We recently spoke to DV Vic and DVRCV’s Sector Development Advisor, Renae Leverenz about the upcoming rollout of Recommendation 209 from the Victorian Royal Commission into Family Violence.
Renae shared insights into how the mandatory minimum qualification requirements – rolling out from 1 July 2021 – will impact new and current practitioners and the specialist family violence sector.
What has driven the change in mandatory minimum qualifications for specialist family violence practitioners?
RL: This new policy has been introduced as part of the Victorian Government’s response to the recommendations of the Royal Commission into Family Violence. Recommendation 209 specifically called for the introduction of mandatory minimum qualifications for specialist family violence response practitioners.
The policy has been designed to recognise and cherish the expertise already within the sector and support existing workers to stay through an ongoing exemption.
What are the key considerations for practitioners entering the workforce?
RL: There are a few points I would emphasise to new practitioners:
The first is that the mandatory minimum qualification is just that – a minimum. So, there may be other skills, knowledge, or experience that an employer is looking for alongside the qualifications. There are also transition arrangements in place to work towards the minimum qualification, so read any advertisement carefully before making any assumptions (positive or negative).
The second is that although having a Bachelor of Social Work makes it easy to tick a checkbox that an applicant meets the mandatory minimum qualifications, it is by no means the only pathway to entry. There is a wide range of qualifications and training that can be spliced together to make up the mandatory minimum qualification. The policy doesn’t limit you to the one pathway.
The third point is that for those who have a related qualification or those who have five years of relevant professional experience, there is a five-year transition period for them to work towards the minimum qualification. That option will remain available until mid-2026.
Finally, people with significant cultural knowledge or lived experience have an important role to play in the sector. For those who bring cultural expertise or lived experience and have faced barriers to education, you can be supported to enter the sector through an ongoing pathway.
How will this change impact existing practitioners?
RL: Those employed as specialist family violence practitioners in Victoria prior to 1 July 2021 are exempt from being required to meet the mandatory minimum qualifications. This exemption will remain in place as long as they are not absent from working as a specialist family violence practitioner for more than four years.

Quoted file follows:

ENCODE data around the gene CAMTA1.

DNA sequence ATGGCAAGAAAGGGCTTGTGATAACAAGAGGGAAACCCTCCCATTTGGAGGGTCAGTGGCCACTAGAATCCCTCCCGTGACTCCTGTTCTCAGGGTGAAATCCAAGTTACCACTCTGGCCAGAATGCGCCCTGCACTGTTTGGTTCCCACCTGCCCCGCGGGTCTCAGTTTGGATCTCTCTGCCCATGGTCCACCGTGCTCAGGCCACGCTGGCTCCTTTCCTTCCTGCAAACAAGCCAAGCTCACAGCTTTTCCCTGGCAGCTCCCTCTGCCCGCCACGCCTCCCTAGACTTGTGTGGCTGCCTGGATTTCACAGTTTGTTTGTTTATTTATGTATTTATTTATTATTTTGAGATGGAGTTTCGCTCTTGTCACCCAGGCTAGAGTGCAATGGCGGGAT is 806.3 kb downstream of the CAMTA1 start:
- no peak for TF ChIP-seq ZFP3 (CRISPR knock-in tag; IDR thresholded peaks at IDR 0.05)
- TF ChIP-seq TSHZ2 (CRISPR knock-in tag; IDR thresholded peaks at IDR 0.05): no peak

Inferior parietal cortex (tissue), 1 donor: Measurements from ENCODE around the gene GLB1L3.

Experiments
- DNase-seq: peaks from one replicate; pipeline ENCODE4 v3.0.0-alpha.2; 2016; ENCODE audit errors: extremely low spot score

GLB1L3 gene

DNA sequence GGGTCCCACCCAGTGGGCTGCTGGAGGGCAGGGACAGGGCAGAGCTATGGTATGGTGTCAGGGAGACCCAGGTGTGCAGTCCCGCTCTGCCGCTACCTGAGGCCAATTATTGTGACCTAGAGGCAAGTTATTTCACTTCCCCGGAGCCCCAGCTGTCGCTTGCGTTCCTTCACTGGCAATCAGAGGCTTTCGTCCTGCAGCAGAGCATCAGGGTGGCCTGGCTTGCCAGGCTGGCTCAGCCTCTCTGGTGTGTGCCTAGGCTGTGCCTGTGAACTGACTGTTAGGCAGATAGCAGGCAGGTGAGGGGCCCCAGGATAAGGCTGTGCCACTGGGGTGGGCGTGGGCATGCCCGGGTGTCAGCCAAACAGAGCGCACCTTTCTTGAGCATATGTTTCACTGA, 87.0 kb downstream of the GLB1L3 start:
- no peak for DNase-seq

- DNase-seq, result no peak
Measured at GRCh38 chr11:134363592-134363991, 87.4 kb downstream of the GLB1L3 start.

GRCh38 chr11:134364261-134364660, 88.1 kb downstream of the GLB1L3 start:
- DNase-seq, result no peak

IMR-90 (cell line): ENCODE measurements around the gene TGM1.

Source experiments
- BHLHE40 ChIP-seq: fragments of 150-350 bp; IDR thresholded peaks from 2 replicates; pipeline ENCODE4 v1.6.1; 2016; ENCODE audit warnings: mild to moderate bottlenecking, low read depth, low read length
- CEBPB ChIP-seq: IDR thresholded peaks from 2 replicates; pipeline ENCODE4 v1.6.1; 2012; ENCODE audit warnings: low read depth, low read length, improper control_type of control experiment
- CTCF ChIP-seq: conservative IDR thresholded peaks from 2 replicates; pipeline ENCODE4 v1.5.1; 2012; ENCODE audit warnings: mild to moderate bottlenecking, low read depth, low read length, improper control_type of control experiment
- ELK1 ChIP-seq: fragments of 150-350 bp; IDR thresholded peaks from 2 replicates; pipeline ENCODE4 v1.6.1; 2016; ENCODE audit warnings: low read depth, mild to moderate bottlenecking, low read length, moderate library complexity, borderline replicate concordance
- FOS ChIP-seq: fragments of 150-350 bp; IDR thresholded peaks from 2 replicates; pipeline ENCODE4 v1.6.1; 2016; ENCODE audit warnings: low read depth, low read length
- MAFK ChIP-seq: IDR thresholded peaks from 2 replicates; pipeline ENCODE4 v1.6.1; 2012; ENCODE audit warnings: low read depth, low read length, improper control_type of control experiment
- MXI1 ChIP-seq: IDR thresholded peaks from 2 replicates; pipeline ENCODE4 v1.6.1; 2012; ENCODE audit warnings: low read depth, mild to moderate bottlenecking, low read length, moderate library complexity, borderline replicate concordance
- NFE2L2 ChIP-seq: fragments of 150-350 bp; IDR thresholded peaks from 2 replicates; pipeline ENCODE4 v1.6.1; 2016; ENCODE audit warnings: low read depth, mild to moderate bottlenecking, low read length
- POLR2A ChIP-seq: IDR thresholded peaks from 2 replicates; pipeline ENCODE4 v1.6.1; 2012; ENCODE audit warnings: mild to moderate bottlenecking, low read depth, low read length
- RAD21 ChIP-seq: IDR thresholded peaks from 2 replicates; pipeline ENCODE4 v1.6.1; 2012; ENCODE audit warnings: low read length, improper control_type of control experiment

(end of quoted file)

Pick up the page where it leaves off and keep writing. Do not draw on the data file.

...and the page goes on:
This means that existing practitioners can still take long service leave, carer’s leave or other breaks without losing that exemption, as long as they return to that work within the four-year timeframe. And obviously the exemption stays with them if they change employers or move around Victoria – it is the absence of practising in such a role that is key here.
How will the mandatory minimum qualifications benefit Victoria’s specialist family violence sector?
RL: I think the change formally recognises that undertaking family violence work requires a high level of expertise and knowledge. This policy will ultimately strengthen the sector by demonstrating the professional nature of specialist family violence work and increasing its visibility.
Without wanting to take anything away from the variety of qualifications that people could use as a basis for meeting the equivalent qualifications, it will provide a very clear career pathway for those studying social work to consider.
It will mean that family violence electives will become more attractive to students in a diverse range of courses as they keep their career options open, and ultimately contribute to more graduates with knowledge and understanding of family violence.
How will this change impact specialist family violence services?
RL: From a recruitment perspective, complying with the new policy might mean that the selection process takes a little longer than it currently does, at least while the sector gets used to the change.
From a service perspective, the change will ensure that practitioners have a consistent and strong foundation of knowledge and cultural understanding in responding to family violence.
What supports are available during the upcoming transition?
RL: If they have any concerns about the introduction of Rec 209 or are confused about the details in the policy, they should get in touch with me at email@example.com.
There are details about the policy on the Vic Government website, and a toolkit for recruiters is also on its way. There will be several information sessions run over the coming months for practitioners and for recruiters so that we can help ease you through the transition.
Find out more about the Mandatory minimum qualifications for specialist family violence practitioners policy and frequently asked questions for practitioners and employers.